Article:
Now let’s imagine how a student judges his teachers and their teaching. My teacher is a boring human. He enters the class with a frown in his face. First and foremost, he asks all of us to show our home assignment. Then if the work is undone, he starts yelling or even beating sometimes. All of us get terrified and stressed. How can we ever be motivated in classroom activities in such mood? You can imagine for yourself.  The teacher however continues his teaching with the same old type of reading and writing activities. Finally, when the bell goes off, he assigns us some homework but the problem is that half of the students do not listen to him as they are busy packing their stuff and get ready for the next period. This is how our lesson goes every day. There is nothing new and interesting. The funny thing is that the teacher uses the same terms and gestures every day and we all know what is going to be his next word and expression.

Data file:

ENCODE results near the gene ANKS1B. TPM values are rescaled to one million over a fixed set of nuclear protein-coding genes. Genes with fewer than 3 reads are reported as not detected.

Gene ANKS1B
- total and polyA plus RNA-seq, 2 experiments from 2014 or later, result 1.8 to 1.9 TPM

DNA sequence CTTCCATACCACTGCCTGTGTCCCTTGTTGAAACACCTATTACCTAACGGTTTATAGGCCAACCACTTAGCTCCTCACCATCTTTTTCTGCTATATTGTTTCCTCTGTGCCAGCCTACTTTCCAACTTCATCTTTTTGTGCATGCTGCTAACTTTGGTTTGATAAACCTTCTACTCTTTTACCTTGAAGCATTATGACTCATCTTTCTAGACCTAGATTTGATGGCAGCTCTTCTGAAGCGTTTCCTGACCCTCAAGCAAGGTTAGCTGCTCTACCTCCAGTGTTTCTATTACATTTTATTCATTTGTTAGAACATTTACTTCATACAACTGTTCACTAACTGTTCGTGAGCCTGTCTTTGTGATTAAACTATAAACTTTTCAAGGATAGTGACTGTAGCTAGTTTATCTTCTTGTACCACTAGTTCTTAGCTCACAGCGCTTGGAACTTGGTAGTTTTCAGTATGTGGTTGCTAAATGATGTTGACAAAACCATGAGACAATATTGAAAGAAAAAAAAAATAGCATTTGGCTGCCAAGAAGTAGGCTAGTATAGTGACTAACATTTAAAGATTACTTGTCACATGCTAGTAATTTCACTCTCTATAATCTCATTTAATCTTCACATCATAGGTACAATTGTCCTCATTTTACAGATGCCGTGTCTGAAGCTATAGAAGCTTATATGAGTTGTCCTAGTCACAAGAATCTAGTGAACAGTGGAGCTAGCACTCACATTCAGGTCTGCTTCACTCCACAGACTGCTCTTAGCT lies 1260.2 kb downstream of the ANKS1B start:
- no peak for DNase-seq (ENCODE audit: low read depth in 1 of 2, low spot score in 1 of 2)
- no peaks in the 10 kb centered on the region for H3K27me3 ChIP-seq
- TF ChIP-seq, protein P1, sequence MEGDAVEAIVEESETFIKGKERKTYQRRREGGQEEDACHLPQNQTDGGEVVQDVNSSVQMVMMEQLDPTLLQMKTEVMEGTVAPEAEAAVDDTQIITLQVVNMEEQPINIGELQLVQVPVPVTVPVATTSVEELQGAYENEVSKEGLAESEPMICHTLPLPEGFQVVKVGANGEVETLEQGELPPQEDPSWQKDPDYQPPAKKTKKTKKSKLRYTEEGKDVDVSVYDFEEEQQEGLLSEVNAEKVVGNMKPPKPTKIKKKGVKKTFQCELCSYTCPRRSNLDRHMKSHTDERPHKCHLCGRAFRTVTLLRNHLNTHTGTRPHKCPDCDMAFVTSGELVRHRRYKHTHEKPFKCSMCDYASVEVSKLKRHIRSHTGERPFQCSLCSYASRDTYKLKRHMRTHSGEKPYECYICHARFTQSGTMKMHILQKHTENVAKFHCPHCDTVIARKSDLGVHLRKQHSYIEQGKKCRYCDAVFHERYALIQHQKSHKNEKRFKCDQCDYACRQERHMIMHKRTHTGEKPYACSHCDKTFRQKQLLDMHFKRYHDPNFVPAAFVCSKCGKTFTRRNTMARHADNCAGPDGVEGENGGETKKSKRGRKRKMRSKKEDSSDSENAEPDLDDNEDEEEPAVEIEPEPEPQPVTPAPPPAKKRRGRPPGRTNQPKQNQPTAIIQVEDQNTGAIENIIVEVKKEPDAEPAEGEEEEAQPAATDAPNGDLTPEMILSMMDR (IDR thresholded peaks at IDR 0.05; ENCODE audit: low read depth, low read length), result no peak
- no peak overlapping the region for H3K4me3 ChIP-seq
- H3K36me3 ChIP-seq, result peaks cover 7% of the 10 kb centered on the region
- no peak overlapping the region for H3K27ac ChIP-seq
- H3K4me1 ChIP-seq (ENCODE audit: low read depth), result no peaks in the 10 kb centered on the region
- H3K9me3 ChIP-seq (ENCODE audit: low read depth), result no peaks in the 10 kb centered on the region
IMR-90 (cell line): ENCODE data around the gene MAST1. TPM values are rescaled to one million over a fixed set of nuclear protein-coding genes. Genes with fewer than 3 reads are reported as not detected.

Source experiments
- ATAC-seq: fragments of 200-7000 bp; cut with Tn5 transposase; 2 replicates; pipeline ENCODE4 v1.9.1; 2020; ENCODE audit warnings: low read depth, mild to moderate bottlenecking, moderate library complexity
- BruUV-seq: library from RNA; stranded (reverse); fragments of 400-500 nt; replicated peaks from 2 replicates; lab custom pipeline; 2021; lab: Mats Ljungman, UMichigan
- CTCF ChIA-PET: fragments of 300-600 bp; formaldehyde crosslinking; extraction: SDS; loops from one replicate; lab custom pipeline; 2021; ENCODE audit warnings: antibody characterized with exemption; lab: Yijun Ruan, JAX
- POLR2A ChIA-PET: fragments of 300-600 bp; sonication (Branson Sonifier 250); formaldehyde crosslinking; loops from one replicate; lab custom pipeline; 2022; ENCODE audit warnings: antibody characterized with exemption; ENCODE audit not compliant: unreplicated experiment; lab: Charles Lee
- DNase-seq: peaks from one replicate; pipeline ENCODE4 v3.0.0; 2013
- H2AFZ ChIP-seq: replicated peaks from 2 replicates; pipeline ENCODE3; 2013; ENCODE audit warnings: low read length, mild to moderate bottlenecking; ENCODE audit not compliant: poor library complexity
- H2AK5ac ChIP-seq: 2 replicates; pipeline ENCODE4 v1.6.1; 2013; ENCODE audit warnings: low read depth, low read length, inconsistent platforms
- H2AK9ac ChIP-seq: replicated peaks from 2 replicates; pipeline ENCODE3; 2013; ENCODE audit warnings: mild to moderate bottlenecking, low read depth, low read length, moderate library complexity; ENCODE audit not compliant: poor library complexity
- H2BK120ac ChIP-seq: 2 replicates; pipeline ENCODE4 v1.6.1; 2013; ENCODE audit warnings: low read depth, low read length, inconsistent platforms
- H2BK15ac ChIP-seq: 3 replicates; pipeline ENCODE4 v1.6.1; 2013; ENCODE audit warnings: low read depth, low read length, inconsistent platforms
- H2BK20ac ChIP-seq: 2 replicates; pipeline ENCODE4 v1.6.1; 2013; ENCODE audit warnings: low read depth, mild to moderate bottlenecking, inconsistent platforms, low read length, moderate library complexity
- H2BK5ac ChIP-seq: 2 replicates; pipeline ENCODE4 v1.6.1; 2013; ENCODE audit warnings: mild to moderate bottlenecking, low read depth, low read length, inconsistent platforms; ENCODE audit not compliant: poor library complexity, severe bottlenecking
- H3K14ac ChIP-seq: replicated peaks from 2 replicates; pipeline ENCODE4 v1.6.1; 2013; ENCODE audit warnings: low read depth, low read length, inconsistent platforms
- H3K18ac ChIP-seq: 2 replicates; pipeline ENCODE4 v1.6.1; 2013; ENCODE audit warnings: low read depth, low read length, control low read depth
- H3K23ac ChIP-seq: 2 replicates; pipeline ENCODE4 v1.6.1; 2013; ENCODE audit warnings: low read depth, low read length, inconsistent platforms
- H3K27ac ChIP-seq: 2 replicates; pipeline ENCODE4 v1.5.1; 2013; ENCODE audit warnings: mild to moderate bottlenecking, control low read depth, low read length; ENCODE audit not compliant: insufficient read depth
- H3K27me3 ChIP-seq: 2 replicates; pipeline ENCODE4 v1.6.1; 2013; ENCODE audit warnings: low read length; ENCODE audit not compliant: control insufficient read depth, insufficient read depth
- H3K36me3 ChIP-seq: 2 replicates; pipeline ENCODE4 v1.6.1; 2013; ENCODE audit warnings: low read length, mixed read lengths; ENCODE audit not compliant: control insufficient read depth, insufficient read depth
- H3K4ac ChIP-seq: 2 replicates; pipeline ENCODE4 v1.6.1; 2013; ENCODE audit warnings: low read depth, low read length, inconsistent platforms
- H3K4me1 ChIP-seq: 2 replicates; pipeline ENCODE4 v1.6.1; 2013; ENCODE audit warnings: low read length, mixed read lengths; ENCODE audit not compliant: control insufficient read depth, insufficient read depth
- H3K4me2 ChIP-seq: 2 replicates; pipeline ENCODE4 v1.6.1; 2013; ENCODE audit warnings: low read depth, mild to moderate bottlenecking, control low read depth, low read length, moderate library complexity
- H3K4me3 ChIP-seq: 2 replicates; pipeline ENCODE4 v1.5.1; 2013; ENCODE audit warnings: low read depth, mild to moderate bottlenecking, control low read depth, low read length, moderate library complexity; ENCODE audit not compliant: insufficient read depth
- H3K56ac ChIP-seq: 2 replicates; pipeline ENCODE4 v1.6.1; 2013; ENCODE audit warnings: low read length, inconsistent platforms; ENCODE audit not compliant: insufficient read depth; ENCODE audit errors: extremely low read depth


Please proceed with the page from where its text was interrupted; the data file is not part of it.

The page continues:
This is how our students evaluate us and our teaching. Obviously, we are not cheating. We are teaching with utmost honesty.  However, what really matters is how we teach them. Therefore, we need to reflect on our everyday classroom practices and make a creative intervention in order to make teaching-learning effective and pleasant. There should be a creative modification in teaching learning activities. We are expert in the subject we teach and more or less creative too. The only thing is we need to wake up our creative consciousness. We need some changes in our classroom practices. For instance, we can start our class with some new and short warming up activities. Sometimes we can present a lesson by using simple work sheets or materials and ask students to close their textbooks. You might have noticed how happy students look, when they are asked to close their textbooks. In the same way, it is always not necessary to go with the same fixed seating arrangement; we can make changes if required. Similarly, we can sometimes ask students to make a simple group presentation in the class. We can sort out some topics from the syllabus or textbook, then we can ask them to explore more ideas, prepare a chart paper, including content and pictures and present it to the class. This makes them involved actively in the activities as they need to study, explore and present. They enjoy doing such kinds of task as long as you can motivate them. In the same way, while doing reading activities they can sometimes be asked to make some short questions and ask each other. Not only that, they can also be involved in the activities of studying each other’s written work and correcting mistakes. Similarly, we can involve them in other different types of problem-solving activities as per the objectives of the lesson.